Transcripts

Globetrotting Before Graduation: The Expanding World Of Study Abroad

MS. REBECCA SHEIR

00:00:03
When it comes to students across the world, a new study shows there's more than a moderate interest in studying abroad. The Institute of International Education says, study abroad programs are more popular than ever and the nation's capital draws its fair share of foreign students. Education reporter, Kavitha Cardoza was at the National Press Club in downtown D.C. when the study was released earlier this week and she's here now to get us up to speed on the research, hi Kavitha.

MS. KAVITHA CARDOZA

00:00:28
Hi, Rebecca.

SHEIR

00:00:28
So the U.S. has historically been a top destination for students from other countries. Can you give us a snap shot of how many students are coming here and where they come from?

CARDOZA

00:00:37
Well, a record number of foreign students, more than 723,000 came to the U.S. study last year and of those 36,000 foreign students study in the District, Maryland and Virginia.

SHEIR

00:00:50
So about 36,000 students here in the D.C. region. What universities do they tend to flock to?

CARDOZA

00:00:55
In the D.C. metro area, the University of Maryland, College Park, George Washington University and Johns Hopkins University lead the pack.

SHEIR

00:01:04
Now, obviously we have students coming from all over the world, which will lead to a very diverse student body. And that's a good thing, but what other benefits come from opening your campus to the world, so to speak?

CARDOZA

00:01:14
In a word, Rebecca, money. Assistant Secretary of State, Ann Stock, says these foreign students have a major financial impact.

MS. ANN STOCK

00:01:23
International education is a major growth industry for the United States. Even in tough economic times, last year, foreign students brought $21.3 billion to local economies nationwide.

CARDOZA

00:01:38
Locally foreign students brought an approximately $400 million to Maryland, $400 million to Virginia and $300 million to D.C.

SHEIR

00:01:47
Okay. So what about the flip side of the coin? Students from the U.S. who then spend a semester elsewhere, you know, overseas, you said those numbers are on the rise as well?

CARDOZA

00:01:56
Yes. During the 2009, 2010 academic year, 270,000 American college students participated in study abroad programs. And what's interesting is that they're increasingly choosing non-English speaking, non-West European countries. While the top choice is still the UK, now 14 of the top 25 countries are outside Europe and in 19 of them, English is not the main language. Students want to go to countries such as China, Brazil, India and New Zealand. Assistant Secretary Stock says though that overall, the numbers must increase.

STOCK

00:02:30
The United States can and must do better in today's global economy. Right now, there are 21 million college students in the United States. But less than two percent of them take advantage of the opportunity to study abroad.

CARDOZA

00:02:46
Patricia Chow is a researcher at the Institute of International Education. She says this is the first year minority students comprised more than 20 percent of study abroad participants, but she says those numbers need to increase as well.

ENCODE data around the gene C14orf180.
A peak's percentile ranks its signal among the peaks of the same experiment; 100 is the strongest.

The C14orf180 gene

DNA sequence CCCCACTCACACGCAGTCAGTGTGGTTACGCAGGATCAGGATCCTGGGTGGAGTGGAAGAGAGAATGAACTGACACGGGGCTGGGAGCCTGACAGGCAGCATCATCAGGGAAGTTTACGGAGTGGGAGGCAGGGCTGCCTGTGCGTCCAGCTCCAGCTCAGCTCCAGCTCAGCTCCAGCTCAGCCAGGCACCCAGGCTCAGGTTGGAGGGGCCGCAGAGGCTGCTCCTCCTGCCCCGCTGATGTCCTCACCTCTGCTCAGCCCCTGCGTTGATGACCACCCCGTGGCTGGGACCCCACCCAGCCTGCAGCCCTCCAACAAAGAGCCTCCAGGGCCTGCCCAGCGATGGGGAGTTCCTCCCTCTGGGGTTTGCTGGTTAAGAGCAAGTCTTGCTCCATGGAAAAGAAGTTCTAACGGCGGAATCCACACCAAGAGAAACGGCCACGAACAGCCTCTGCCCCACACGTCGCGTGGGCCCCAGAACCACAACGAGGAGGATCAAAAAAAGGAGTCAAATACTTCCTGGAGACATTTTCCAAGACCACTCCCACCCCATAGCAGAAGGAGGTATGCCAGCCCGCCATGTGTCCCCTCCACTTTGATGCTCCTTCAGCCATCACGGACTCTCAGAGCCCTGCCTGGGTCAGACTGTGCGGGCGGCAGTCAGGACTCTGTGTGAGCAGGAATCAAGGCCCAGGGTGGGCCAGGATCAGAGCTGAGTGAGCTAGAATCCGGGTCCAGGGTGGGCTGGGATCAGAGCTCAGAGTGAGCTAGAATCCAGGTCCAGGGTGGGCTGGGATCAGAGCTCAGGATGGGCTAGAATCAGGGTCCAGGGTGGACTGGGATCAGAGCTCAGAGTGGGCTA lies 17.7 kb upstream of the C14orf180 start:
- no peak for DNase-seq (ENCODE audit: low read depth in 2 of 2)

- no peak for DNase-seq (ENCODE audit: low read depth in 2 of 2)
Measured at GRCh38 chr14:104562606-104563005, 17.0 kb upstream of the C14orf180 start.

MS. PATRICIA CHOW

00:02:59
It shows that there is still some way for us to go before American study abroad fully represents the diversity of U.S. higher education. Over 1/3 of Americans in U.S. higher educations are racial and ethnic minorities. That is a gap between the 1/5 who are studying abroad.

SHEIR

00:03:19
So do you think we're going to keep breaking records each year when it comes to study abroad?

CARDOZA

00:03:24
That's what experts expect will happen, but there may be ups and downs from year to year. Rob Hallworth heads the study abroad program at George Washington University here in the district. He says many factors go into where and whether a student decides to study abroad. Including some you might not think of.

MR. ROB HALLWORTH

00:03:41
Every four years with the election cycle, we see a decrease. Everybody wanted to be on campus when the Obama election happened. We have a very politically engaged student body. So we're expecting maybe a little bit of a downturn again in 2012.

SHEIR

00:03:52
Interesting. So basically, American students will opt to stay home next year so they can have a front row seat for the Presidential race. And presumable, that election will also be a draw for students from other countries, right, who want to witness the way politics are played here in Washington?

CARDOZA

00:04:06
Exactly.

SHEIR

00:04:08
Well, Kavitha, thanks so much for giving us this update on the world of study abroad.

CARDOZA

00:04:12
You're welcome.

SHEIR

00:04:13
If you're a foreign student living here in Washington, we want to hear about your experience of American higher education. You can reach us at Facebook.com/metroconnection.org or by sending an email to metro@wamu.org.
Transcripts of WAMU programs are available for personal use. Transcripts are provided "As Is" without warranties of any kind, either express or implied. WAMU does not warrant that the transcript is error-free. For all WAMU programs, the broadcast audio should be considered the authoritative version. Transcripts are owned by WAMU 88.5 FM American University Radio and are protected by laws in both the United States and international law. You may not sell or modify transcripts or reproduce, display, distribute, or otherwise use the transcript, in whole or in part, in any way for any public or commercial purpose without the express written permission of WAMU. All requests for uses beyond personal and noncommercial use should be referred to (202) 885-1200.